Leslie (Woodfinden) Moya says LCCVI is losing a great team builder when Marty Leeson retires.
Leeson, whose name is synonymous with wrestling in the Petrolia high school’s halls, is leaving the ring at the end of the school year.
Leeson began his wrestling career when a student at LCCVI. The Dawn Township native came in second at OFSAA as a teen.
He went to school, took a degree in economics and went into banking. It was the 1980s and Leeson was foreclosing on a lot of mortgages as interest rates soared. He became disillusioned. “I thought I’d be helping people out, but it was more about making money for the corporations,” he says.
So, he went to Fort McMurray determined to make enough cash to go back to school and become a teacher. It was a long, cold year, but he toughed it out and headed to the University of Western Ontario. There he joined the wrestling team. While he was good, his teammates were better. The coach was Canada’s Olympic wrestling coach and five of the team members were on the team. “I got beat up a lot,” he says wryly.
But he thinks it also helped him as he became a teacher and wrestling coach at Watford’s East Lambton Secondary School.
“It helped me empathize with those students who were still developing.” Leeson says student wrestlers need a thick skin and vast amounts of determination to succeed. “You start from scratch at high school,” he says noting no one learns wrestling outside of school like they do with hockey. And he says, it’s brutal. “It’s simply what you weigh and if you’re the last man standing.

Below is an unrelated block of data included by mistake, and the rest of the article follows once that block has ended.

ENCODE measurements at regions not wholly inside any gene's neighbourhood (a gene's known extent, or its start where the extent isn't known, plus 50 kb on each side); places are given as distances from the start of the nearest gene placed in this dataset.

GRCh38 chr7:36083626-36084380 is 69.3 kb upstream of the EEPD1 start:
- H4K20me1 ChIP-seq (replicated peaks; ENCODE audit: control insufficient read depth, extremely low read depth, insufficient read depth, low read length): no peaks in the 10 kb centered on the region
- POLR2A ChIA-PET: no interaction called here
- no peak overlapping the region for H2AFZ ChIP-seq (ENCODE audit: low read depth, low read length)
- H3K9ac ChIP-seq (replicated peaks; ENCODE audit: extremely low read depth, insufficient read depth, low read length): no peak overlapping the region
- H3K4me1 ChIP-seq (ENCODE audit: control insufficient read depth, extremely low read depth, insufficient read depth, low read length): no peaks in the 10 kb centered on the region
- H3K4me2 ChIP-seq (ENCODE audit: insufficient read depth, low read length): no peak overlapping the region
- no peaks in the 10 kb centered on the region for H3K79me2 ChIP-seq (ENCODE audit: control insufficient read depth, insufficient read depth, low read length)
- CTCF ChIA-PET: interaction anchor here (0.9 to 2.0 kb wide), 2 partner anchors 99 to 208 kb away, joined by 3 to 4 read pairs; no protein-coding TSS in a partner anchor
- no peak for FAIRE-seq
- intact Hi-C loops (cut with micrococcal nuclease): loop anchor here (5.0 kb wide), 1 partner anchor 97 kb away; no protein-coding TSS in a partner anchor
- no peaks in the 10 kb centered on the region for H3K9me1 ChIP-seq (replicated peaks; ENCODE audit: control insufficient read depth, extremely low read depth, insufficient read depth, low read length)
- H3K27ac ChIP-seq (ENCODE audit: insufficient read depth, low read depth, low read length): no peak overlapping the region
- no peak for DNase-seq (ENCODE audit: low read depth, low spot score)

“In wrestling, everyone gets beat. You have to pick yourself up and get going again; it’s something like life.”
It was a lesson Leeson taught his athletes, like Moya. She was one of the girls at East Lambton who chose to go to LCCVI when the high school closed. “We all chose wherever Mr. Leeson went… there was no wrestling in Forest.”
Moya says Leeson “made you feel good about what you were doing, even if you didn’t win or if you were the best… everything was fair. He was hard on everyone – in a good way…it didn’t matter if you were crap – pardon the language – or great, he was hard on everyone. But if you wanted to be part of the team, you were part of the team.”
That, Moya says, made them work hard. And they did well. The very first year of the OFSAA girls’ Wrestling Championship, LCCVI’s team, coached by Leeson won against much larger schools.
It was one of three championship banners LCCVI claimed in the OFSAA ring.
“There is not another program around here that can boast that,” says Leeson as he sits among his memorablia in the wrestling room.
But perhaps the more important legacy is the impact Leeson had on the students. Through the years, Leeson has kept in touch with the students he mentored.
“It’s rewarding when the relationships you made continue to this day.”
He’s proud to say that most of his wrestlers went on to post secondary education including a few who became doctors. Moya says looking back, Leeson encouarged her “a common, lazy student” to continue her education even if it was just to continue wrestling.
Leeson says the lessons learned in wrestling made those students successful. “
They are determined and set goals and it may involve sacrifice to get those goals… they have ‘a stick with it’ mentality and then you can pretty much do anything.”